PLN Education Blog
My journey of learning digital literacy, establishing a personal learning network, and becoming a qualified 21st century teacher.
Watching Logan LaPlante (2013), I had a slew of questions and by the end I was not sure exactly what to think. initially I chose the video so that I could finally hear from a student, and learn what a student thinks about the education. LaPlante's (2013) presence on stage is quiet impressive, period. I was hooked when he had me at happy and healthy, I could not agree more with this sentiment. There is a problem in this society, one where mental health is still a taboo and we dare not discuss it publicly. Mental health is a "family issue" something to be dealt with in private. It is time for that mentality to change, and I do believe that schools should have a responsibility in teaching students how to be happy and healthy. We know that the issues are there. Childhood obesity. Bullying. Eating disorders. Depression. Suicide. These are issues that span across culture, socioeconomic status, race. As a future science teacher, these are all topics that I think can seamlessly be woven into the curriculum, and are probably more important and pertinent than many of the standards. However, as I listened to this young man and payed attention to the examples he used, I wondered how much of his experience has been molded by his parents, and the opportunities that they have afforded his. With talk of hacking school, you have to have the support system in place to help the students thrive and flourish. But if you are worried about putting the next meal on the table, how much time can you invest in exploring alternatives to schooling that will be suit your child's needs? When I think about reform of the school system, I think of reforming for the students who are left behind. Students who don't have the parental support, due to lack of time because of work or lack of interest, might not reap the benefits from hackschooling. Those same students can reap enormous benefits from learning how to be happy and healthy. Learning about these alternative school systems really makes me wonder about the how. How are you going to guarantee that this will be equitable? How are you going to ensure that each child is given a fair shot? I love to hear the success story, but we need to keep in mind that people like Bill Gate and Mark Zuckerberg are not the norm when looking at college dropouts.... They are the exception. So when we look to radically change a system, maybe it will benefit some, but that does not ensure success for all.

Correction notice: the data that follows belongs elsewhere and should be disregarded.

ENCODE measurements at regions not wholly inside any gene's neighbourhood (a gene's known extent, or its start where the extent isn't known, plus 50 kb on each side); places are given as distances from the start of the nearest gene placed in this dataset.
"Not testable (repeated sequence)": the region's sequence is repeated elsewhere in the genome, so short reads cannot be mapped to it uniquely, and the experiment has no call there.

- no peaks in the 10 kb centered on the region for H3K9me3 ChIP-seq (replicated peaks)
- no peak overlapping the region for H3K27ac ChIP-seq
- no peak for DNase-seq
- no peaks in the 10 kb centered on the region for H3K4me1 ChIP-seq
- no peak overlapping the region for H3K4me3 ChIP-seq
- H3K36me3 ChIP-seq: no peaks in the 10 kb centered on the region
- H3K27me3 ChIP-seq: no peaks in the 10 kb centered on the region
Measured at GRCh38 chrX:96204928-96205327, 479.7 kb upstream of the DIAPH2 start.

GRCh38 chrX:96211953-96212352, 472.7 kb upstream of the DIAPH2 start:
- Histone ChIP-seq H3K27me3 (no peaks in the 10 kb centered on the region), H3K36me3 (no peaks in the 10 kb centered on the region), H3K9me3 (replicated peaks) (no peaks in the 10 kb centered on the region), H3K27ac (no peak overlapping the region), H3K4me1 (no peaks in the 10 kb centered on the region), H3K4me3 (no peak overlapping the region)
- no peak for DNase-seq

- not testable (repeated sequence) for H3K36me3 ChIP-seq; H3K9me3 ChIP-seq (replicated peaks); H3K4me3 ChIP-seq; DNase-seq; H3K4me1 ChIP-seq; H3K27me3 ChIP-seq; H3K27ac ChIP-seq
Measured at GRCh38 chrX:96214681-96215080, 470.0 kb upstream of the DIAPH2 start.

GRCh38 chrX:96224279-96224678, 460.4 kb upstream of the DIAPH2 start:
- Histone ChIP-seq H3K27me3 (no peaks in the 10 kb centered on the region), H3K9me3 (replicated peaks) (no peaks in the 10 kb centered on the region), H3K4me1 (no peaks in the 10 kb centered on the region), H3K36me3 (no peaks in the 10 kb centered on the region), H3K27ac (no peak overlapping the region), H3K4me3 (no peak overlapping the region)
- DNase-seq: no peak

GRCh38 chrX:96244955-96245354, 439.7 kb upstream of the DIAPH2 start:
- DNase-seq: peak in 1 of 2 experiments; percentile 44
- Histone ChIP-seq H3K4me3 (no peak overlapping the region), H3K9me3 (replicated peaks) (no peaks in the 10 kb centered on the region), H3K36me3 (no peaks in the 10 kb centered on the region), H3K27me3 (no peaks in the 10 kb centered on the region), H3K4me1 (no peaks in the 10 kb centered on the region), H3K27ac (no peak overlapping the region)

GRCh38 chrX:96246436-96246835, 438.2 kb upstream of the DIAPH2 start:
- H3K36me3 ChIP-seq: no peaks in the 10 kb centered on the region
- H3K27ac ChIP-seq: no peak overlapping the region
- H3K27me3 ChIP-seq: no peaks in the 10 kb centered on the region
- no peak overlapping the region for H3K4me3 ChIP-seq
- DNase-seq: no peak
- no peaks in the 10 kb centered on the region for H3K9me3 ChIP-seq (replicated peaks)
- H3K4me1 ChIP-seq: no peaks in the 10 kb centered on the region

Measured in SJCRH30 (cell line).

[TEDxTalks]. (2013, Feb 12). Hackschooling makes me happy-Logan LaPlante-TEDxUniversityofNevada. [Video file]. Retrieved from https://www.youtube.com/watch?v=h11u3vtcpaY